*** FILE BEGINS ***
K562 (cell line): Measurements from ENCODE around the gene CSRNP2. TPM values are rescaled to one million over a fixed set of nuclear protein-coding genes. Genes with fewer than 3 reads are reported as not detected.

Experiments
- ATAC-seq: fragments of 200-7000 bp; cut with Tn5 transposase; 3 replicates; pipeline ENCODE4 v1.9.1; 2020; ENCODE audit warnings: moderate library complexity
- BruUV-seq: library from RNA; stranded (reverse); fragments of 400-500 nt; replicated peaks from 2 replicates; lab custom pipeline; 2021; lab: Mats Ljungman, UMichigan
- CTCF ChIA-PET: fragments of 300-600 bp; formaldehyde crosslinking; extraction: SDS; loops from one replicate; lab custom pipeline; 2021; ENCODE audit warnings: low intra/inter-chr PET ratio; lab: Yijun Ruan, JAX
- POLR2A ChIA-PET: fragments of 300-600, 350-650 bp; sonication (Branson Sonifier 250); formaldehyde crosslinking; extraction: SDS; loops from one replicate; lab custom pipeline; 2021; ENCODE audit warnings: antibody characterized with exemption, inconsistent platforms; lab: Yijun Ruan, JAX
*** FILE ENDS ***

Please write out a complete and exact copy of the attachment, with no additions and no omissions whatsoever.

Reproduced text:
K562 (cell line): Measurements from ENCODE around the gene CSRNP2. TPM values are rescaled to one million over a fixed set of nuclear protein-coding genes. Genes with fewer than 3 reads are reported as not detected.

Experiments
- ATAC-seq: fragments of 200-7000 bp; cut with Tn5 transposase; 3 replicates; pipeline ENCODE4 v1.9.1; 2020; ENCODE audit warnings: moderate library complexity
- BruUV-seq: library from RNA; stranded (reverse); fragments of 400-500 nt; replicated peaks from 2 replicates; lab custom pipeline; 2021; lab: Mats Ljungman, UMichigan
- CTCF ChIA-PET: fragments of 300-600 bp; formaldehyde crosslinking; extraction: SDS; loops from one replicate; lab custom pipeline; 2021; ENCODE audit warnings: low intra/inter-chr PET ratio; lab: Yijun Ruan, JAX
- POLR2A ChIA-PET: fragments of 300-600, 350-650 bp; sonication (Branson Sonifier 250); formaldehyde crosslinking; extraction: SDS; loops from one replicate; lab custom pipeline; 2021; ENCODE audit warnings: antibody characterized with exemption, inconsistent platforms; lab: Yijun Ruan, JAX